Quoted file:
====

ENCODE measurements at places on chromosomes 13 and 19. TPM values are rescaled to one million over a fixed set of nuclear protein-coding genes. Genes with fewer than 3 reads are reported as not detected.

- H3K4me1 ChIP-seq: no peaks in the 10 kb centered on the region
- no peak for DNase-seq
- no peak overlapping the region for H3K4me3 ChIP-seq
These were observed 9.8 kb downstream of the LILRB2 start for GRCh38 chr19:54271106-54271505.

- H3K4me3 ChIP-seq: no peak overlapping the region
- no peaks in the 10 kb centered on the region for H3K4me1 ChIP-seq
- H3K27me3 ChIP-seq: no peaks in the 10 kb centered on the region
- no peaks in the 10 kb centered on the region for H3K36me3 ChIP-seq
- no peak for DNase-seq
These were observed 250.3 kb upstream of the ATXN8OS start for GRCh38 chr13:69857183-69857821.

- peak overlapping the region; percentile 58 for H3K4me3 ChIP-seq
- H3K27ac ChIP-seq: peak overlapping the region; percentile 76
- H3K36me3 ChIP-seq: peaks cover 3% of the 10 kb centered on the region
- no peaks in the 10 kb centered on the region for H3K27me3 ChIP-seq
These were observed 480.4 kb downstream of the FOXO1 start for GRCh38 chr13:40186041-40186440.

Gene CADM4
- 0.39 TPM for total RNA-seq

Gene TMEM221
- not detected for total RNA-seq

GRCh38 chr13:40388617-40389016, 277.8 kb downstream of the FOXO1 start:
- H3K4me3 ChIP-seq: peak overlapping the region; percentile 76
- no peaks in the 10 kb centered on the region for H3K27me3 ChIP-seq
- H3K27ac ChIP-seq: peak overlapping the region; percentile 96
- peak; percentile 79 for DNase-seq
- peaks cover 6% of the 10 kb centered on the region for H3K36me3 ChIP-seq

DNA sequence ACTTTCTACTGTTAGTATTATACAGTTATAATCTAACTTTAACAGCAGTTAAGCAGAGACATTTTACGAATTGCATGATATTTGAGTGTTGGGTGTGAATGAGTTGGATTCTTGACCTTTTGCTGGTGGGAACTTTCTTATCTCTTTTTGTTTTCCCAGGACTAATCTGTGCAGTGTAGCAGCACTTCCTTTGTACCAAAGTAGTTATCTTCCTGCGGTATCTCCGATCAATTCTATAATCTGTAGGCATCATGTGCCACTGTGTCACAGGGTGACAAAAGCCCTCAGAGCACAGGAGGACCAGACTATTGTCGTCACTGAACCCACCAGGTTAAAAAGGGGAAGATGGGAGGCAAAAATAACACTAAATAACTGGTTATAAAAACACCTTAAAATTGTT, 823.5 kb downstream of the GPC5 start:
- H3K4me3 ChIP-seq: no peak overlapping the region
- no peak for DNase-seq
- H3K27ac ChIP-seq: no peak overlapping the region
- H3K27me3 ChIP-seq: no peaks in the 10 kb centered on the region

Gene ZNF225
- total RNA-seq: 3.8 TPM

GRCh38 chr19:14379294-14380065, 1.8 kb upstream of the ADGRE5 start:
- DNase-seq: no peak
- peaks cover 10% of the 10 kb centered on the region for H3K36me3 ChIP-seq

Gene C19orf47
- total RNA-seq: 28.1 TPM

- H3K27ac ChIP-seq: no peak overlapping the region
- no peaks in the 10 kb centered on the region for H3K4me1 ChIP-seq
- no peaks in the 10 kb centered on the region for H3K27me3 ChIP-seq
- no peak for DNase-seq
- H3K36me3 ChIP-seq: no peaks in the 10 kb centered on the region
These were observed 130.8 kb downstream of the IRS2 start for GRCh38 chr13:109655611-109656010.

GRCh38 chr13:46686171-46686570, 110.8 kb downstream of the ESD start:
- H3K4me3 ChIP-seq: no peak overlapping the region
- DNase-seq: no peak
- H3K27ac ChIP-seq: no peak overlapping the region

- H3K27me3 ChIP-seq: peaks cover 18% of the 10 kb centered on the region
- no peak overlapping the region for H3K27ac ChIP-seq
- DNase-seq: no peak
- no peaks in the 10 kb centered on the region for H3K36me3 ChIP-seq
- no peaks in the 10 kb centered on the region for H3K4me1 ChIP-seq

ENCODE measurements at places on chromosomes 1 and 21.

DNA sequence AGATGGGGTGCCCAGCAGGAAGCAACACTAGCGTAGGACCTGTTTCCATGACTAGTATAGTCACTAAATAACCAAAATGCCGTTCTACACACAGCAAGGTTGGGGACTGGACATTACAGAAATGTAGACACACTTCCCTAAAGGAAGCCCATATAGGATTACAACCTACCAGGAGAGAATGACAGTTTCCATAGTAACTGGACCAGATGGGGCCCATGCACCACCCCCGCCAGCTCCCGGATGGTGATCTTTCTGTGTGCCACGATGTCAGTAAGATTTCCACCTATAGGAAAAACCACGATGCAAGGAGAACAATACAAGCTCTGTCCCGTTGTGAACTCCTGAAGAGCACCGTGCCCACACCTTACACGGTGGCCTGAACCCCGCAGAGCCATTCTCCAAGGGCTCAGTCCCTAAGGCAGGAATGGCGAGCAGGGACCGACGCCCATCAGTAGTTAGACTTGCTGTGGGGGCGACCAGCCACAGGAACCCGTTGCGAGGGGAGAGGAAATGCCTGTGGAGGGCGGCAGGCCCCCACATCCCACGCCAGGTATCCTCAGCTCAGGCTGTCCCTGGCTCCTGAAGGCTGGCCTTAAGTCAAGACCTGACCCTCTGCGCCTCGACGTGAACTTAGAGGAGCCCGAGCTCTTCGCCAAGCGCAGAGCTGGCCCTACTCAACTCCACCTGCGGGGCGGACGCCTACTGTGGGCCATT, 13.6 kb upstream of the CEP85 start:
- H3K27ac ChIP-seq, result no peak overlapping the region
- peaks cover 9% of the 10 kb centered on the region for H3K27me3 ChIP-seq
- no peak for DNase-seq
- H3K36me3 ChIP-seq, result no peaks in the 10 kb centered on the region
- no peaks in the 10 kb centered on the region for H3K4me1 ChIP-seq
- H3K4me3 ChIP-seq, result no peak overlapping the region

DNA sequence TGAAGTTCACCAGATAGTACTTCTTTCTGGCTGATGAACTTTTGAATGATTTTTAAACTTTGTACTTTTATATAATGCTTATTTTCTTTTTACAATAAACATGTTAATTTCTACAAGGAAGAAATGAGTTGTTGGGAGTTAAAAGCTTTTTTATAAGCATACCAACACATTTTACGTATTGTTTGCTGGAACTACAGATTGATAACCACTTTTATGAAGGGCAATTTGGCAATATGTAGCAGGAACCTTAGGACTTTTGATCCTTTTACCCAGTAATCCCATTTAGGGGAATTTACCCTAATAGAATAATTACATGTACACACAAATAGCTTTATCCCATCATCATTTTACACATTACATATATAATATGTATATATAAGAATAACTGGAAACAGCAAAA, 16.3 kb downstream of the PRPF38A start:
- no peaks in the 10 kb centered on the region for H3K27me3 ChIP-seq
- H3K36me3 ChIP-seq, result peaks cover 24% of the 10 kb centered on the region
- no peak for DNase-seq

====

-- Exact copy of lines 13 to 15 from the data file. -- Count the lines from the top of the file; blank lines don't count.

- H3K27ac ChIP-seq: peak overlapping the region; percentile 76
- H3K36me3 ChIP-seq: peaks cover 3% of the 10 kb centered on the region
- no peaks in the 10 kb centered on the region for H3K27me3 ChIP-seq